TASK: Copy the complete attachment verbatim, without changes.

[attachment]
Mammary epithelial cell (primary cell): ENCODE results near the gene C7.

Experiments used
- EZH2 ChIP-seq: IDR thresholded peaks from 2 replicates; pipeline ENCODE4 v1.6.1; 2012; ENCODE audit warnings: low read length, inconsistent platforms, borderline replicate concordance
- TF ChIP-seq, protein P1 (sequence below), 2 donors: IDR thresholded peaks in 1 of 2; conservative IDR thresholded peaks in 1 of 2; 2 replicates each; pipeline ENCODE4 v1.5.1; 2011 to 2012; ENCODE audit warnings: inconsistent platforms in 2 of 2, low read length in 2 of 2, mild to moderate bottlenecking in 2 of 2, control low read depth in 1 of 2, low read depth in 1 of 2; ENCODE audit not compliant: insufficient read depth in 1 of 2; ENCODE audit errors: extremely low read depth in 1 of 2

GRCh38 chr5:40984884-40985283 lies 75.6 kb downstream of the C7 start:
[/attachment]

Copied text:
Mammary epithelial cell (primary cell): ENCODE results near the gene C7.

Experiments used
- EZH2 ChIP-seq: IDR thresholded peaks from 2 replicates; pipeline ENCODE4 v1.6.1; 2012; ENCODE audit warnings: low read length, inconsistent platforms, borderline replicate concordance
- TF ChIP-seq, protein P1 (sequence below), 2 donors: IDR thresholded peaks in 1 of 2; conservative IDR thresholded peaks in 1 of 2; 2 replicates each; pipeline ENCODE4 v1.5.1; 2011 to 2012; ENCODE audit warnings: inconsistent platforms in 2 of 2, low read length in 2 of 2, mild to moderate bottlenecking in 2 of 2, control low read depth in 1 of 2, low read depth in 1 of 2; ENCODE audit not compliant: insufficient read depth in 1 of 2; ENCODE audit errors: extremely low read depth in 1 of 2

GRCh38 chr5:40984884-40985283 lies 75.6 kb downstream of the C7 start: